Backstory: Belfast murals reflect a change of art

By , Correspondent of The Christian Science Monitor

On a pale wintry morning in working-class East Belfast, hooded men with guns seem to follow me. These ghosts from a long-gone conflict lurk on the walls, peering through the slits of their balaclavas at kids skipping to school and a woman lugging home her weekly shop.

Protestant terrorists, who fought to defend the Union between Northern Ireland and Britain during the Troubles, may be mostly inactive now (give or take the occasional internal feud). But here, they still stare down from hand-painted murals at the gable ends of terraced housing, their masked mugs a permanent, if patchy and fading reminder of yesteryear's war.

In all of Northern Ireland there are hundreds of these sectarian murals, done by artists from both sides of the conflict. The Rev. Gary Mason, a cheery Methodist minister, wants to exorcise this ghostly presence from East Belfast. He heads a project to "decommission paramilitary murals" and replace them with more positive celebrations of Protestant culture.

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"Imagine a wee boy or girl looking out of their bedroom window and seeing burly guys with rifles. What does that do to them, psychologically?" he asks. "It doesn't only say violence is acceptable, which would be bad enough; it says violence is something to be celebrated in colorful paintings."

In oftentortuoustalks that began in 2002 and continue now, Mr. Mason has coaxed leaders of Protestant paramilitary groups to give up nine murals which have been painted over with images of "cultural treasures we can be proud of," he says. One of the "post-para" murals shows George Best, the East Belfast boy who revolutionized soccer in the 1960s and died recently; another shows C.S. Lewis, also born in East Belfast, alongside scenes from his most famous book - now a big box office flick - "The Lion, The Witch and the Wardrobe."

"Now there's peace, why should we have war on our walls?" asks Mason. "We've taken the gun out of politics; now we need to take it out of the murals."

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Over the past 20 years, Belfast has become famous (perhaps infamous) for its paramilitary murals, visual depictions of its "troubled" times. In Catholic republican areas, street paintings celebrated the Irish Republican Army; in Protestant loyalist areas they paid tribute to a host of splintered violent outfits such as the UDA, the UVF, the UFF. Things are starting to change. With the help of generous city government funding, community activists are replacing these symbols of war with advertisements for peace.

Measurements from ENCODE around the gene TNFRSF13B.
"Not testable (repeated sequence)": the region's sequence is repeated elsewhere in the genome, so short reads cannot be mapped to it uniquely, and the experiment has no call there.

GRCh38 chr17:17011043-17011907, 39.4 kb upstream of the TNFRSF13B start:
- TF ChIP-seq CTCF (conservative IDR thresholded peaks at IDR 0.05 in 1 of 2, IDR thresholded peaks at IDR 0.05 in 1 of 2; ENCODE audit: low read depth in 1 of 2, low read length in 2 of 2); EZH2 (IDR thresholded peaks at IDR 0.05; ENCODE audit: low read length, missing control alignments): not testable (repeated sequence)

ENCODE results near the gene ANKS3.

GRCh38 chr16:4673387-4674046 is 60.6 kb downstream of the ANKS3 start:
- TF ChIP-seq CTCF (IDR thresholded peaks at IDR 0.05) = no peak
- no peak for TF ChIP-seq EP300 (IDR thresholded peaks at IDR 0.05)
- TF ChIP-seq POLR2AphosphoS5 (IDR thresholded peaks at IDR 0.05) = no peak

"The new murals can contribute to the peace process," says Bill Rolston, a sociologist at the University of Ulster, who for 20 years has photo-graphed and analyzed this street art-cum-propaganda (not for nothing is he known as "Mr. Murals").

I meet him at the Europa Hotel in the city center, itself a glass and concrete testament to how much has changed here. It once had the unenviable title of "the most bombed hotel in Europe," targeted 11 times by the Irish Republican Army.

"The old murals captured the two communities' aspirations and anxieties," he says. "The new murals, coming through slowly and tentatively, suggest that people are keen to look forward, not back."

The new murals, often funded by local government, come with conditions attached. There are strict rules about what can be depicted - and this has some artists and curators asking: "Well, is it really community art?"

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After spending the morning with George Best and C.S. Lewis in Protestant East Belfast, I take a cab to Catholic West Belfast.

We drive through the Falls Road, the heart of republican Belfast - past the Sinn Fein offices, a mural paying tribute to the IRA hunger strikers who starved themselves to death in 1981, and graffiti saying "Victory to the CIRA" (the Continuity Irish Republican Army).

At the offices of the Upper Springfield Development Trust, Deirdre Mackel explains the thinking behind the new "peace murals."

"Our aim is to get the local community, especially young people, involved in painting them," she says. "It gives them a sense of ownership of their surroundings."

She has commissioned some quite stunning work, including the Whiterock Children's Centre Mural, a celebration of Celtic myths painted by a professional artist with the help of local kids; and "Tá ár gCultúr beo" (Gaelic for, "Our culture is Alive"), a sprawling 60-foot mural that celebrates the Irish landscape.

But certain things are off limits. "We are censored, yes," says Ms. Mackel, whose trust is funded in part by the Northern Ireland government. "We cannot paint any flags or emblems, and we have to steer clear of politics." That's one reason many of the new murals in this part of Belfast depict mythical events - red-haired beauties on white horses that are unlikely to offend anybody.

Pauline Hadaway, director of the Belfast Exposed photography gallery, which recently published a book on the changing face of murals, worries that making local communities look nice is "a smoke screen obscuring our failure to address important social and economic questions" in east and west Belfast, which are among the poorest communities in the United Kingdom.

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Back in East Belfast, the George Best mural has become an impromptu shrine to his memory, with locals leaving flowers and notes of condolence. And this, says Gary Mason, proves that the new murals are about more than "tinkering with the way things look."

"They can make a real difference to how people feel. And companies will be more willing to invest in our communities if there aren't pictures of gunmen everywhere," he says. "This kind of art can help to make a better future."

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